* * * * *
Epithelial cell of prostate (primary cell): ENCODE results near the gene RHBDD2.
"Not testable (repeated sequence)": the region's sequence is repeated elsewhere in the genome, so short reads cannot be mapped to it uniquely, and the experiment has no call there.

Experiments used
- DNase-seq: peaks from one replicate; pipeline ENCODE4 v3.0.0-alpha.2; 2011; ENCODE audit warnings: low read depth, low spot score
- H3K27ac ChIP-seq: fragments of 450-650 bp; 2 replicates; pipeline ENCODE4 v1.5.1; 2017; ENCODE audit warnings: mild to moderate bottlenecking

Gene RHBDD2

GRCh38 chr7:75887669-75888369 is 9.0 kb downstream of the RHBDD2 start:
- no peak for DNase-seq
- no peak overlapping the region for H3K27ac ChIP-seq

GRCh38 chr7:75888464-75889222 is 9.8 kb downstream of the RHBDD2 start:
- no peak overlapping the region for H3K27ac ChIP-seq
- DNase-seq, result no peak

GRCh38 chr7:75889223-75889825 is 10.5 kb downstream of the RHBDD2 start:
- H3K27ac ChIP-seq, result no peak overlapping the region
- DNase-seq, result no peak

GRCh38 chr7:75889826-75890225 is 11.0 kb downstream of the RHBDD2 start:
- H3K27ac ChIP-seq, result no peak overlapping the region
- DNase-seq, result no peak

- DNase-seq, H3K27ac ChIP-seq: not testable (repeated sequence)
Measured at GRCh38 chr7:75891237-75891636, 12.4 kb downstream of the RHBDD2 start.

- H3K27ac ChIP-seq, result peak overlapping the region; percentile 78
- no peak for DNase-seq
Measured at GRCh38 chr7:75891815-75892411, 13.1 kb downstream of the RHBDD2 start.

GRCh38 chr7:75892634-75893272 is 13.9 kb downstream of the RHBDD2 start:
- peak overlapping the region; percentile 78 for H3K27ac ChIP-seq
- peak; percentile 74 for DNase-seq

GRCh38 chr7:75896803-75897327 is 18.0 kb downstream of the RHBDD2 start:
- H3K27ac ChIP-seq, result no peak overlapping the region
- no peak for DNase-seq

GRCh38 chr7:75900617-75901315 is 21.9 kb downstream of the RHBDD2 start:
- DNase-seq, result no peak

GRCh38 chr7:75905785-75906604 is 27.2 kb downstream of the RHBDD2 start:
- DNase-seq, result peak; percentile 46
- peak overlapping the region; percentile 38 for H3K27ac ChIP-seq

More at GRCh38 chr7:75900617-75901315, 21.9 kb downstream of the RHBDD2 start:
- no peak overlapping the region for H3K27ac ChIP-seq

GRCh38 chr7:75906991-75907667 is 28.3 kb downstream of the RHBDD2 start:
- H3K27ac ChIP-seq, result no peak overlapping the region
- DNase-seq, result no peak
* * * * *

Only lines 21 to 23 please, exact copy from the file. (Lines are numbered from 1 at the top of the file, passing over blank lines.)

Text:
- H3K27ac ChIP-seq, result peak overlapping the region; percentile 78
- no peak for DNase-seq
Measured at GRCh38 chr7:75891815-75892411, 13.1 kb downstream of the RHBDD2 start.